During the year 2011, there were 11856 traffic accidents that happened in Sichuan province of China and 95% of the accidents are caused by traffic violations . If traffic-violation rate can be significantly decreased, a lot of lives can be saved from traffic accidents. In fact, most traffic violations are not on purpose; the reason of high traffic-violation rate is that the traffic rules are designed to regulate drivers’ behaviours. As long as drivers are human beings, they will suffer from memory issues and attention distraction. Their memory and concentration will be severely affected by mood, alcohol, drugs, and environment. Even a short conversation during driving will distract drivers and cause unnecessary traffic violations.
Google self-driving car  is a good attempt to decrease the traffic-violation rate, because machines do not have the memory and concentration issues like humans. However, google self-driving car only focuses on self-driving; it has not yet taken traffic rules into consideration except for traffic lights. Some other works like  monitor dangerous driving behaviours like aggressive turns, acceleration, and braking and help drivers to correct these unsafe behaviours. However, they did not take traffic rules into consideration. Actually, even if driving behaviours are not aggressive, as long as the driver violates the traffic rule, there is still a big possibility that traffic accidents may happen.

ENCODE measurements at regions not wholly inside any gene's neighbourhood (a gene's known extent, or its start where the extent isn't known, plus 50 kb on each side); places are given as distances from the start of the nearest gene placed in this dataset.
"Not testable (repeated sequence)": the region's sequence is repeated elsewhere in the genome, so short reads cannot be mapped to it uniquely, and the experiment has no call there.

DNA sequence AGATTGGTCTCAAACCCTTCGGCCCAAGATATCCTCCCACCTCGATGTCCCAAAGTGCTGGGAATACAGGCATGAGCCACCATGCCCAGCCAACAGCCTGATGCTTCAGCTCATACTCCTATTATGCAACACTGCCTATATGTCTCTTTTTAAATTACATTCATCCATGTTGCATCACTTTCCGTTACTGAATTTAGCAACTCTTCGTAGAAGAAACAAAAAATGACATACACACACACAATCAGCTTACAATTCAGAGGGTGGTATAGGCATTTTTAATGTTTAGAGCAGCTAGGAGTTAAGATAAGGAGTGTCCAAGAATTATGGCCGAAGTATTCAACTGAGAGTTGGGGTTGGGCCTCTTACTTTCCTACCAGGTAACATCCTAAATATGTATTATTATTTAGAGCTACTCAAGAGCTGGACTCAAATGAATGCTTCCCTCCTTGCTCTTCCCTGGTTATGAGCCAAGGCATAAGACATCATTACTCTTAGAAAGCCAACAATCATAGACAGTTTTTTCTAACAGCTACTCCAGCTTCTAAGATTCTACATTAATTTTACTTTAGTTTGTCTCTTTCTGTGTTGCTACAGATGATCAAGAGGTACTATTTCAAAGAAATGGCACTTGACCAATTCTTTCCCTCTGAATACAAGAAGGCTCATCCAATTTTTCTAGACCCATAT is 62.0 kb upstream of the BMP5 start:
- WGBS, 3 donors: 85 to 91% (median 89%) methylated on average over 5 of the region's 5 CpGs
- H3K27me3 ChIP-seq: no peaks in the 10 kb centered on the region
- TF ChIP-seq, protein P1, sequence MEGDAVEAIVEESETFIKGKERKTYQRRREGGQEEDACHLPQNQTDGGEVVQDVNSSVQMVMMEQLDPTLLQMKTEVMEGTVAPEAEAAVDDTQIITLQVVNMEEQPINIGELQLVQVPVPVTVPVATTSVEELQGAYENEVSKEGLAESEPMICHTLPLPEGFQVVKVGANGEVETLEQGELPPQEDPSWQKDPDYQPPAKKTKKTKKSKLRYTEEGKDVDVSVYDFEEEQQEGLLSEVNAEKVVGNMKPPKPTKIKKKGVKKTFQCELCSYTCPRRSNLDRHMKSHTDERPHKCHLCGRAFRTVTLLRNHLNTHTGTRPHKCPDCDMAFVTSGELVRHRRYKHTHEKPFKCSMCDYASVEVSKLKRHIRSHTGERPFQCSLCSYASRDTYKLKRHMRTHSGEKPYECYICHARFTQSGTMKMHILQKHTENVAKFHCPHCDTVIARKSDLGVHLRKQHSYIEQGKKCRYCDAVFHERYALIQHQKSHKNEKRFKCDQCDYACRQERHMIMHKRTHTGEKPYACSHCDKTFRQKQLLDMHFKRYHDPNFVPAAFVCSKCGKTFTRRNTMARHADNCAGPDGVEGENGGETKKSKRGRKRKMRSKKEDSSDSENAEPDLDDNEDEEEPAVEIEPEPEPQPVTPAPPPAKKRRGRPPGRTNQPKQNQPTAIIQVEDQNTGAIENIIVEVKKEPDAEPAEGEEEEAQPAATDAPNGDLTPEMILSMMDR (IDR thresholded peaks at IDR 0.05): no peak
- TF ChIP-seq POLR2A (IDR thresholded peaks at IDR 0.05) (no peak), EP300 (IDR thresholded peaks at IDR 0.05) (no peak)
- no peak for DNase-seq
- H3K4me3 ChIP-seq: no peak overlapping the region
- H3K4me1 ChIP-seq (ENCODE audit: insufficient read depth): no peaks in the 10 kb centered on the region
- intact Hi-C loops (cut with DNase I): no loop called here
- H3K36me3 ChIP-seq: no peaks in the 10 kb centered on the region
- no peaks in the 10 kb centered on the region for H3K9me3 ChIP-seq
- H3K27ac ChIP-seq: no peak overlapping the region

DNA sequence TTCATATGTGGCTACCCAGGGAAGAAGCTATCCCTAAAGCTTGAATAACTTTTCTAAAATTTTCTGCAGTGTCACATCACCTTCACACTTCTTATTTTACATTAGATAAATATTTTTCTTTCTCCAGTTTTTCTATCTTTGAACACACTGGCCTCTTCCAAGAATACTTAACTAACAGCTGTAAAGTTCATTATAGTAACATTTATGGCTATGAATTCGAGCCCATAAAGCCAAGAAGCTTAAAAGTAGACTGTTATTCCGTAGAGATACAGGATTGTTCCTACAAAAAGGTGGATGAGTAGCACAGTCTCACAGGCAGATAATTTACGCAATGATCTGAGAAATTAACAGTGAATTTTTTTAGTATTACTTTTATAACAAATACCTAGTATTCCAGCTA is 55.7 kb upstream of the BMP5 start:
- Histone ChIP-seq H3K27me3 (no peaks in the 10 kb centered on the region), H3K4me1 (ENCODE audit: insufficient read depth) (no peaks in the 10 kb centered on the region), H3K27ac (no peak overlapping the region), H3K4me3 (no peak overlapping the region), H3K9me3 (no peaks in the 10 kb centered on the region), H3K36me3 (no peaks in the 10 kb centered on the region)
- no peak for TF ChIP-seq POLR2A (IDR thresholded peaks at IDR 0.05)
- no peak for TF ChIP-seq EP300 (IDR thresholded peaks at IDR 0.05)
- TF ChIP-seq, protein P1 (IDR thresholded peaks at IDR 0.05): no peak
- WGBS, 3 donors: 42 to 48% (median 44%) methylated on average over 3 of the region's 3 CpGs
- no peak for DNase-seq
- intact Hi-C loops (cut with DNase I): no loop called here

If vehicles have awareness of whether they violate traffic rules, they can warn the drivers about the violations and help them to amend their driving behaviours. In fact, although it is a human who drives the vehicle, the driving behaviours are presented by vehicles’ behaviours. No matter who drives a vehicle or how he drives a vehicle, the driving behaviours can be described by two factors of vehicle’s behaviours: speed and direction. Traffic rules are location based; different location has different traffic rule; therefore location is the third factor to describe driving behaviours for traffic rules. For example, if we want to describe a traffic rule of which speed limit is 40 kilometers per hour and one way from south to north at road A, we can set the three factors as Table 1 shows.